The numerous underlying causes of foundation damage can present a variety of symptoms in your concrete foundation and under your home. We’ll discuss each of the common signs of damage below and offer some insight into what causes each kind.
Foundation cracks are typically the first signs of damage that homeowners notice. We’ll break down the cause and severity based on the location of the crack below.
Hairline Floor Cracks
Hairline cracks forming in the crawlspace or basement floor are often caused by typical concrete settling in the first few years after new construction. This type of damage appears on most foundations and doesn’t indicate structural problems. As long as the crack doesn’t widen or become unlevel from one side to the other, it can typically just be sealed to stop water from getting in.
Vertical Wall Cracks
Like hairline floor cracks, thin vertical gaps can form in your crawlspace or basement walls in response to normal settling. These gaps aren’t signs of structural problems, so sealing them with epoxy is often the best course of action.
Horizontal Wall Cracks
Foundation cracks on the wall that run parallel to the ground are much more severe. These gaps result from hydrostatic pressure that has become too much for your concrete block wall to resist. The concrete cracks, and the upper portion shifts inward.
This damage is generally structural in nature and needs to be stabilized by a foundation repair contractor immediately. They can lead to foundation failure and collapse of the house above.
Stair-Step Wall Cracks
Lastly, cracks can form in the shape of stair steps around the concrete blocks on your wall. These occur commonly in Springfield because of the many factors resulting in differential settling. If a portion of your foundation loses support from the shrinking clay soil underneath, that area of your home will crack off and sink into the ground more rapidly than the rest of the structure. These cracks indicate severe damage and should be repaired immediately.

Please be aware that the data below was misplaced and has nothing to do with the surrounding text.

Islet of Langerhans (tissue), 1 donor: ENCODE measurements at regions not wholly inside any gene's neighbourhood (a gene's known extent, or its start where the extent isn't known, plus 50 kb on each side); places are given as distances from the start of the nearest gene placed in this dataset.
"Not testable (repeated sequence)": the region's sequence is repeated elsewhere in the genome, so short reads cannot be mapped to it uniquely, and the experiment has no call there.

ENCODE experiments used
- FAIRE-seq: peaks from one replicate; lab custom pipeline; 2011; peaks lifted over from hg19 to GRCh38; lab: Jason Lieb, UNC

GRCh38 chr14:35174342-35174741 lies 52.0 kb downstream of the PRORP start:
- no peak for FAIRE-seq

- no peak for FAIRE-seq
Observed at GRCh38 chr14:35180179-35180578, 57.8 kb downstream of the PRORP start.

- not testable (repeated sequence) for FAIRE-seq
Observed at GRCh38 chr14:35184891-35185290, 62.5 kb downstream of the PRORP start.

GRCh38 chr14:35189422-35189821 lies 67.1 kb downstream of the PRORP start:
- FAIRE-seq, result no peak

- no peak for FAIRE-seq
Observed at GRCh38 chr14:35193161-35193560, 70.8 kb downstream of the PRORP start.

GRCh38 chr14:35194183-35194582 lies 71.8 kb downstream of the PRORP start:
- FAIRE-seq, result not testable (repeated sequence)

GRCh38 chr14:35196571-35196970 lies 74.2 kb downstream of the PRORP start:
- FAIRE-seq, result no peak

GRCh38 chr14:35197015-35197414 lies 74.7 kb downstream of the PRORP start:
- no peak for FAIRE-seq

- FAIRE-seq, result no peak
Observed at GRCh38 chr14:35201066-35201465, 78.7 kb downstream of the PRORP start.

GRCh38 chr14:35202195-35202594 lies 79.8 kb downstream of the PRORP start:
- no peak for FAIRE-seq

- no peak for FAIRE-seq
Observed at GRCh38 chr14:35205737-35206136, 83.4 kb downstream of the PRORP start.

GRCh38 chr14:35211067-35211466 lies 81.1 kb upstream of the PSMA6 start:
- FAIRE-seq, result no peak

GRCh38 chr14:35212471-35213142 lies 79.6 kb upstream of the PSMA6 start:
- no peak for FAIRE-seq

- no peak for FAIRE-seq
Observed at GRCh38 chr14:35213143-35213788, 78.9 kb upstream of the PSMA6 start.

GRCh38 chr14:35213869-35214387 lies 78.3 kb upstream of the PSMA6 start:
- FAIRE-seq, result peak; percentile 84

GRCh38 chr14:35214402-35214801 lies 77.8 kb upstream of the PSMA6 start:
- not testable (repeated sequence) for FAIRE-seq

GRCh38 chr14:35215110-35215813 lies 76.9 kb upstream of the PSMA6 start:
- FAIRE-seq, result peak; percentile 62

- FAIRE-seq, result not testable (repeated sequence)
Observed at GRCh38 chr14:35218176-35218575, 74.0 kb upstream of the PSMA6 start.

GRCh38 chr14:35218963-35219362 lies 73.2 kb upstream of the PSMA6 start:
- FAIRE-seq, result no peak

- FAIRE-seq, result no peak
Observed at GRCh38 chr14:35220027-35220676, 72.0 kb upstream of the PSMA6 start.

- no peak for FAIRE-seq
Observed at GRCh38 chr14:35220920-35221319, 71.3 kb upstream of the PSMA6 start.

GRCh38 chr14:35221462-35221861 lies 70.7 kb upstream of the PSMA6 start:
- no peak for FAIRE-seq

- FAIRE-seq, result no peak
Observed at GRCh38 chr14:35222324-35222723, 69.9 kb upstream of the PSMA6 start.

Bowing Foundation Walls
Hydrostatic pressure from the surrounding soil commonly causes horizontal cracks to form in your basement walls. However, the concrete can flex slightly before it cracks, resulting in an inward bowing of the wall. This damage indicates structural problems or the potential for them, as bowing walls tend to worsen with time and crack under the mounting pressure from outside.
Sinking or Raising Foundation
Differential settling and frost heave are both widespread issues in Springfield, and they can cause foundation sinking or upward bowing of the slab. These issues are both indicative of structural damage, and the symptoms can look very similar.
Common signs of sinking include an unlevel or sloping floor in your crawlspace or basement, floor cracks that are more than ⅛” wide or that aren’t level across the gap, and stair-step cracks on the wall.
The typical signs of a heaving foundation include an unlevel or sloping basement floor and floor cracks widening to over ⅛” or forming in a circular pattern.
Moist or Wet Basement or Crawlspace
Expansive soil, heavy precipitation, and flooding in Springfield all contribute to water intrusion and moisture build-up under your home. Water can trickle in through foundation cracks, and water vapor can wick through the porous concrete.
Common signs of water intrusion and moisture problems include water pooling on the floor of your basement, wet or stained concrete, mold growth on your concrete or other building materials, sagging insulation, and efflorescence, which is a white powder on the walls.
Moisture problems can manifest themselves inside your home as well because the air under your home naturally mixes with air in your living space. You may notice abnormally high utility bills in the summer and winter, uncomfortably warm or cold temperatures in your house, or unexpected allergy symptoms if mold spores seep into your upper floors.